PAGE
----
What Are Your Feelings On Mandatory Flesh Sensing Technology On Tablesaws?
In FWW #224 there’s an article titled, “Tablesaws Under Siege.” It’s an interesting and informative article.
The idea that government regulations might one day require flesh sensing technology on all tablesaws left me somewhat conflicted. On the safety end of things, I think it’s great something like that is now available and anyone wishing to buy a new tablesaw can purchase one with that technology. But when it comes to making it mandatory, I’m having a problem with that.
I got my start in woodworking over 30 years ago when I went to the hardware store and bought a Black & Decker 8″ portable table saw. It was probably something like $69 and pretty basic. But it was a start. Prior to that, if I wanted to cut wood I’d use my Craftsman 7″ circular saw and the cuts it made convinced me working on anything fancier than construction grade lumber would be a waste of good wood. With that little B&D I made a teak bowsprit for my dad’s boat. And it held up for 15 years. And I took great pride in it.
Today a tablesaw like that might cost around $150. In the article, they used the Ryobi BTS 15, priced at $179, and then said with Saw Stop technology the price would jump to over $500. Would I have bought that B&D for 3-4 times the price back then? I doubt it. And I probably would have never developed the interest in woodworking that today gives me so much joy.
That’s just one argument against mandatory regulations. There are plenty more. Like the fact the injury reporting for tablesaw accidents does not factor in the newer technology now in use, such as riving knives. No one knows how much that has impacted safety. But we do know that there are more tablesaws in use today than ever, but the number of injuries has stayed about the same. So it is getting safer.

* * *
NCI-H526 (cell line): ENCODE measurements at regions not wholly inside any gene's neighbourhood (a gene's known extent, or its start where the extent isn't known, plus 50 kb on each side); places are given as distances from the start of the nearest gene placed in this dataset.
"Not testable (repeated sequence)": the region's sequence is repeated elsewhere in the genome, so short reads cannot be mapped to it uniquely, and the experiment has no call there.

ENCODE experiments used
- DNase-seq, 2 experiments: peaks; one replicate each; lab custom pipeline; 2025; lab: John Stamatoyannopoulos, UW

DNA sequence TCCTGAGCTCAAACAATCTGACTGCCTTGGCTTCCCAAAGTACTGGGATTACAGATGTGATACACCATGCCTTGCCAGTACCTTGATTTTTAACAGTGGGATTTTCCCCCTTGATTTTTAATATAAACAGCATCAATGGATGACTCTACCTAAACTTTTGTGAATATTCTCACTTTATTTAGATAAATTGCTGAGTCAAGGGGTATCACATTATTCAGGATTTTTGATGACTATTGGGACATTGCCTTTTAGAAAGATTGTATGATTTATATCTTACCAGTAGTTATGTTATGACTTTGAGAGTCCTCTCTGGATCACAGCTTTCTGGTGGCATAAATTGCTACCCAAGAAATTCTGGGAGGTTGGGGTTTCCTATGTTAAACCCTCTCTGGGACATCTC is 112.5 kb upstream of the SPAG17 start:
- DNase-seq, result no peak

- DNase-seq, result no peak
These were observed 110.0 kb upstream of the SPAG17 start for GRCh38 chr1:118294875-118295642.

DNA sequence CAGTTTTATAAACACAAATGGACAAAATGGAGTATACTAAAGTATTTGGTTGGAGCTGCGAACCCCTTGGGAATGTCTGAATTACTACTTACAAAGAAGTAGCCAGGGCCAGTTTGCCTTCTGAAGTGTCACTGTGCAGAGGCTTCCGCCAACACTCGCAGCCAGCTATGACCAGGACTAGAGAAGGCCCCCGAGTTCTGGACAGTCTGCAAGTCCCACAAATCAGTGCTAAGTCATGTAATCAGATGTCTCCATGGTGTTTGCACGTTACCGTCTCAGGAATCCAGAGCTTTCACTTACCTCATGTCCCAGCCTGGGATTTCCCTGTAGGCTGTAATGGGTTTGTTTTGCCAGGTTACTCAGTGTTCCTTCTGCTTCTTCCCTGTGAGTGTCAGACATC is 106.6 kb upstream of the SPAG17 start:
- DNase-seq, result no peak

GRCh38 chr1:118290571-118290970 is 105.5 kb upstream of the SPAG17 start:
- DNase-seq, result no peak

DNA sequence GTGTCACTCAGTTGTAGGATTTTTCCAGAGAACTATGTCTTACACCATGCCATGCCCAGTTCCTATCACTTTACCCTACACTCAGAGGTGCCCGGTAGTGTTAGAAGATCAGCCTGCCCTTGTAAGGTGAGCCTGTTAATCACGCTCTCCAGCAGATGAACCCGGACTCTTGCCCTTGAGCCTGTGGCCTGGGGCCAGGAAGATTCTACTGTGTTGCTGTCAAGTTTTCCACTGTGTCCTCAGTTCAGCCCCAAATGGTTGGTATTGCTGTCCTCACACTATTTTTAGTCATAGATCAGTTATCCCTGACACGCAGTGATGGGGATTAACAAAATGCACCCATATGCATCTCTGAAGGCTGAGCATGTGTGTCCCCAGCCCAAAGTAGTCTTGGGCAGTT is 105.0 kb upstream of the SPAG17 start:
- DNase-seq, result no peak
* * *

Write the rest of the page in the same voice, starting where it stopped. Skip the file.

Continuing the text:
In the article I learned the inventor is a lawyer. And he has certainly used his primary profession to ensure he will profit nicely from his invention. And he should. But by how much? Should the average consumer have to pay an extra $350 or so for the purchase of the saw and another $100-$200 for new parts and blades each time the stop activates? How many consumers have that kind of money? How many consumers would be priced out of the market?
Mr. Gass, the inventor, seems to have his patents locked up so tight no one can come even close to making a safe stop on a tablesaw without the possibility of a lawsuit. So all manufacturers would have to use his technology. That takes out the element of competition. All improvements made will have to be made by him or authorized by him. Delta, DeWalt, Skil, Ryobi, and all the other manufacturers will be unable to use their own R&D to improve the technology. Imagine what the element of competition would do to creating an even better way to stop injuries. And I’m sure they would keep the price to a minimum.
According to the article, he is asking for royalties that increase as the usage of the technology increases. Kind of like double dipping. And he has pushed for legislation to pass laws requiring every tablesaw to have his technology. The manufacturers will pass that along to the distributors and they will pass it along to the consumers, us. All with their added markup too. So Mr. Gass will earn his millions on our backs.
The idea that any new invention, that has no competition and no way any will ever be created, will be made mandatory by a government agency offends me. Competition is our friend. It creates better products, better technology, better safety and at better prices. Until competition enters into the equation, any talk of “mandatory” should not be considered.